Eric Bergaglia, Booking.com’s global head of homes and apartments, said the company is developing new features and products to align with the changing nature of work, travel and living. For example, the company has introduced weekly and monthly rates, and is piloting stays of a month or more in 14 cities.
Bergaglia said, however, that he doesn’t expect longer stays to surpass the volumes of shorter reservations.
Lindsay Nelson, chief experience and brand officer at Tripadvisor, spoke about the company’s new membership program, Tripadvisor Plus, with subscriptions now available to a limited number of beta users, in the context of the travel industry’s lack of innovation over the years.
On the business side, Tripadvisor Plus will give commission relief to participating hotels that might offer perks, and will offer members discounts and assorted benefits for hotel rooms and experiences.
Discounts won’t “pull at your emotional heartstrings,” Nelson said, so Tripadvisor wants to find a way to keep members engaged.
Nelson said merchandising magic is making the retail experience more fun, and she contrasted the immersive brand experience of walking through an IKEA, versus shopping in a Bed, Bath & Beyond.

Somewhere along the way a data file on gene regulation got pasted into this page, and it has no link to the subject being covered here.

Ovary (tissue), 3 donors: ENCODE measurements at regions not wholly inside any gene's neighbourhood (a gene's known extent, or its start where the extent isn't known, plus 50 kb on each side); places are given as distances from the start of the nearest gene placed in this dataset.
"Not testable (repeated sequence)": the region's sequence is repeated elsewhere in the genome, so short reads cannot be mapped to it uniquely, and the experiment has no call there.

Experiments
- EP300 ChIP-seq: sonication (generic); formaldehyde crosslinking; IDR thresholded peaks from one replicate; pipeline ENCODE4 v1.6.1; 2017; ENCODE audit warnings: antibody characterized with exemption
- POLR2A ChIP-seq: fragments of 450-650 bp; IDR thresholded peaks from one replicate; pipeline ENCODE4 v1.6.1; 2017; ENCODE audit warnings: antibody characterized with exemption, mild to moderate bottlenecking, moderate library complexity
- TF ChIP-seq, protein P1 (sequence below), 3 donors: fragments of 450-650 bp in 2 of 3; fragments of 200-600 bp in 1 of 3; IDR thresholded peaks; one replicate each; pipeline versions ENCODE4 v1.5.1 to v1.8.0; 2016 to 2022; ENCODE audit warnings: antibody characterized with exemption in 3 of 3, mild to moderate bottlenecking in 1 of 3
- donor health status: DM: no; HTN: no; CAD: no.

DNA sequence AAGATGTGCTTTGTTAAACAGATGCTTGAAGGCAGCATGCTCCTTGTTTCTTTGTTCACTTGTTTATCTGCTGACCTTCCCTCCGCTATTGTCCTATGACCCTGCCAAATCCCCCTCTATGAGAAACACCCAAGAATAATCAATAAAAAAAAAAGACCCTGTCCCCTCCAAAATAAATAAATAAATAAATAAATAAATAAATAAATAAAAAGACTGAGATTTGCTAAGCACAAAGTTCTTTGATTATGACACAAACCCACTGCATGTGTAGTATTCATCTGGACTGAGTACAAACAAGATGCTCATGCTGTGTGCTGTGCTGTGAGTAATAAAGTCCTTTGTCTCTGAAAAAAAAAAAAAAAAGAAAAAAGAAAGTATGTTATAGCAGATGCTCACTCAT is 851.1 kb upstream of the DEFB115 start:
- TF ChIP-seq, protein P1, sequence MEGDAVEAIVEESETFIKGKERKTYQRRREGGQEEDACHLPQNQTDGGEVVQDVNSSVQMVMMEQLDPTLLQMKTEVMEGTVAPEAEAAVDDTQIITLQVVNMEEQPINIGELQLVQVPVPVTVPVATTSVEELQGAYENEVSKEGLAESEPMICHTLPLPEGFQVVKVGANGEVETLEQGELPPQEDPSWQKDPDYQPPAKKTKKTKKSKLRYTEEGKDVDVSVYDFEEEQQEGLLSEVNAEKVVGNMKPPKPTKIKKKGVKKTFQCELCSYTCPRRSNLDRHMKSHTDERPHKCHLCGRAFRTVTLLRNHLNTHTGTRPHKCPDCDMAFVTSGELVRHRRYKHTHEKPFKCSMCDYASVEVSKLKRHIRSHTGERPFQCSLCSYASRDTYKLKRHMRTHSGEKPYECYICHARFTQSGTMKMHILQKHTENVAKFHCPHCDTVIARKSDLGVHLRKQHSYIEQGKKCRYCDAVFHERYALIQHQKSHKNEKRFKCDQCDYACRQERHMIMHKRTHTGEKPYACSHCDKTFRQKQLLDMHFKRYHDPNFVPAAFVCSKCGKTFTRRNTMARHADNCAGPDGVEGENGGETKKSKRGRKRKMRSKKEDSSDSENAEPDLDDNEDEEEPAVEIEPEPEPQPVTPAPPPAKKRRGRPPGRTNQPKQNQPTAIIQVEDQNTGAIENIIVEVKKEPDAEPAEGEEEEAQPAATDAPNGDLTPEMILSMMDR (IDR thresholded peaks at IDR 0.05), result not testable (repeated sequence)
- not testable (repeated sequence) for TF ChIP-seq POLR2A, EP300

Tripadvisor Plus, Nelson said, hopes to serve both the segment of highly engaged Tripadvisor users, who the company hasn’t adequately monetized, and the “fly-by-night” visitors looking for a deal.
Alfan Hendro, Traveloka’s chief operating officer, said the Indonesia-based online travel agency used the Covid crisis, when traveling was at a standstill, to invest heavily in financial services.
“Financial services are showing very good progress,” he told Skift Editor-At-Large Raini Hamdi.
Christian Suwarna, CEO of Traveloka Experience and the company’s chief marketing officer, said the company will evolve from a traditional online travel agency into new business lines focused on consumer interest, including more local and lifestyle services.
Short-Term Rental Strength But Hotels Came On Strong
Short-term rental players from Expedia Group to Booking.com acknowledged the strength of the sector over the last year, and put forth the idea that much of that will persist.